The Faroe Islands is an archipelago and autonomous country within the Kingdom of Denmark, comprising 18 major islands. Located 320 km north of Scotland, the islands were first settled in about the 5th century. The population of about 50,000 is almost completely economically dependent on fishing. The islands are entirely volcanic in origin, and were more recently (geologically speaking) sculpted by numerous glaciers, leaving aretes, cirques, and tarns. The image of the northern part of the Islands was acquired June 6, 2007, covers an area of 37 by 38.5 km, and is located at 62.2 degrees north, 6.7 degrees west.
With its 14 spectral bands from the visible to the thermal infrared wavelength region and its high spatial resolution of 15 to 90 meters (about 50 to 300 feet), ASTER images Earth to map and monitor the changing surface of our planet. ASTER is one of five Earth-observing instruments launched Dec. 18, 1999, on Terra. The instrument was built by Japan's Ministry of Economy, Trade and Industry. A joint U.S./Japan science team is responsible for validation and calibration of the instrument and data products.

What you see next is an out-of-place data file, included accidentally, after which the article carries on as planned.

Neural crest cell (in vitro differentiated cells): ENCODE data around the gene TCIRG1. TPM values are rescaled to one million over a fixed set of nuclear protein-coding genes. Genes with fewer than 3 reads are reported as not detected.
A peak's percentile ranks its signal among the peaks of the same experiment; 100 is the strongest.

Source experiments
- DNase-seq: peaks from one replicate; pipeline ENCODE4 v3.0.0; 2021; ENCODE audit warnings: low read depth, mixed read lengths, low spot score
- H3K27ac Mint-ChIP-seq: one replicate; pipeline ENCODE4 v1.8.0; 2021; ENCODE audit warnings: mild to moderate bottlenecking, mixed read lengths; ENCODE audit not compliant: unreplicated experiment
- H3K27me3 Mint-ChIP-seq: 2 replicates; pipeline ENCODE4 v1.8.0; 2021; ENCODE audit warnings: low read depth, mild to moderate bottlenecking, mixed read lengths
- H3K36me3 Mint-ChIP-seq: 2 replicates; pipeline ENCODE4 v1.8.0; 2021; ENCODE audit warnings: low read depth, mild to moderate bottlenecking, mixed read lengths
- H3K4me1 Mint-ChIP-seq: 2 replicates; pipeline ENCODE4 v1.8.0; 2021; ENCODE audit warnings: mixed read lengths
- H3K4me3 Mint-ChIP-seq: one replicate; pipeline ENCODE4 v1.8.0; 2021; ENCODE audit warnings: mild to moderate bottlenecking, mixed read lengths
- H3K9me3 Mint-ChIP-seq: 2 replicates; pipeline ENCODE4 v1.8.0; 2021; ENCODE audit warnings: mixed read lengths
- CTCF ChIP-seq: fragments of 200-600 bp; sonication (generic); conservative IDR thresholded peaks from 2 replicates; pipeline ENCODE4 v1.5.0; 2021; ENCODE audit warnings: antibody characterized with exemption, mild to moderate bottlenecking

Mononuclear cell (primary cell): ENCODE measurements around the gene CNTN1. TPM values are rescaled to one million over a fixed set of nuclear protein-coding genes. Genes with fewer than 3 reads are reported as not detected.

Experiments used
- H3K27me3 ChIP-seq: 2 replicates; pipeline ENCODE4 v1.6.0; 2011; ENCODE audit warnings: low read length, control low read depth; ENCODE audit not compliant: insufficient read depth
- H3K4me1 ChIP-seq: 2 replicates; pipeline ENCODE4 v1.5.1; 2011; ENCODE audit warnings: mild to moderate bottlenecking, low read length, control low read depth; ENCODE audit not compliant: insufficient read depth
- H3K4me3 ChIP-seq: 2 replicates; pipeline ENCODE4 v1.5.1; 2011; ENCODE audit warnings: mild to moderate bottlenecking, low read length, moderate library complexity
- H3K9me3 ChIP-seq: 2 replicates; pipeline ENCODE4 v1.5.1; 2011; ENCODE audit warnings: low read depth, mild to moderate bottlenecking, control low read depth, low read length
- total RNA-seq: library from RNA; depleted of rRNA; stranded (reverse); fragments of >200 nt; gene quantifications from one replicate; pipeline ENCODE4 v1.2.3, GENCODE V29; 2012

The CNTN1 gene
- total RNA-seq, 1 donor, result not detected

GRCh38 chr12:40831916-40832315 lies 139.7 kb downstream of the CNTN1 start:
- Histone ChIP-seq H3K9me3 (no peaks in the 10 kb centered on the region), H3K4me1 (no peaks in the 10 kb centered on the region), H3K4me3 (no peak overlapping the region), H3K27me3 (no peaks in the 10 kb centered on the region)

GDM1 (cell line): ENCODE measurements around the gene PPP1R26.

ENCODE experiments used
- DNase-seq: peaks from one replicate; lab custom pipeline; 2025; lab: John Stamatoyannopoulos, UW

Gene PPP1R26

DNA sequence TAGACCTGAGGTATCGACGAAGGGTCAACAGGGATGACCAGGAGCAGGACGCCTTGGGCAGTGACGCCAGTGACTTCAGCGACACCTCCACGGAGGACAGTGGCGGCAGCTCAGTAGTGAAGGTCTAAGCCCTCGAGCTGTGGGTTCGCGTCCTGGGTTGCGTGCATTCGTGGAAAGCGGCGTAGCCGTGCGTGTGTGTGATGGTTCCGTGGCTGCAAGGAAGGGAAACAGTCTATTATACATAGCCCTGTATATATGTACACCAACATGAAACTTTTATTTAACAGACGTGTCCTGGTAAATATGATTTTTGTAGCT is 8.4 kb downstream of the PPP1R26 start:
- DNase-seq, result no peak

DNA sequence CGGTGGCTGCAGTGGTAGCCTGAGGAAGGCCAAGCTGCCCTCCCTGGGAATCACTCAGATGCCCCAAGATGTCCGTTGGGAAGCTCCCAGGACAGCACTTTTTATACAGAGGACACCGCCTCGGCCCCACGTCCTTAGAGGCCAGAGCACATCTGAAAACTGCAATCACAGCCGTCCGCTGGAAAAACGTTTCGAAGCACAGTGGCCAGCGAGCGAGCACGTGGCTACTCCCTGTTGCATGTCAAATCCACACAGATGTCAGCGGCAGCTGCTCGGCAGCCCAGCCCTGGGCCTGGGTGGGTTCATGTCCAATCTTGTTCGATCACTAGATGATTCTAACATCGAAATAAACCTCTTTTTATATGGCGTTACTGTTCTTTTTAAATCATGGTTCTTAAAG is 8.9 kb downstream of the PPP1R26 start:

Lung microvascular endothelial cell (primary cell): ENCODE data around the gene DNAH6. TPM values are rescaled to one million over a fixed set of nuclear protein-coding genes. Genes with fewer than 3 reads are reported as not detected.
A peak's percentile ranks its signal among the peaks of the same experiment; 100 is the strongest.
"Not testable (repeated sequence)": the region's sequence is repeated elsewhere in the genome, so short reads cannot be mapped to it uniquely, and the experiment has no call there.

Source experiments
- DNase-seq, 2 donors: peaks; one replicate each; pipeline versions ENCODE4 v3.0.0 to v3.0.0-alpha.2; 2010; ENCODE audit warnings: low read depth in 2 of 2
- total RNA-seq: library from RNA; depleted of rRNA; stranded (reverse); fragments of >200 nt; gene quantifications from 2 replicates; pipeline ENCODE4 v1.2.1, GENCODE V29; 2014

The broad spectral coverage and high spectral resolution of ASTER provides scientists in numerous disciplines with critical information for surface mapping and monitoring of dynamic conditions and temporal change. Example applications are: monitoring glacial advances and retreats; monitoring potentially active volcanoes; identifying crop stress; determining cloud morphology and physical properties; wetlands evaluation; thermal pollution monitoring; coral reef degradation; surface temperature mapping of soils and geology; and measuring surface heat balance.
The U.S. science team is located at NASA's Jet Propulsion Laboratory, Pasadena, Calif. The Terra mission is part of NASA's Science Mission Directorate, Washington, D.C.
More information about ASTER is available at http://asterweb.jpl.nasa.gov/.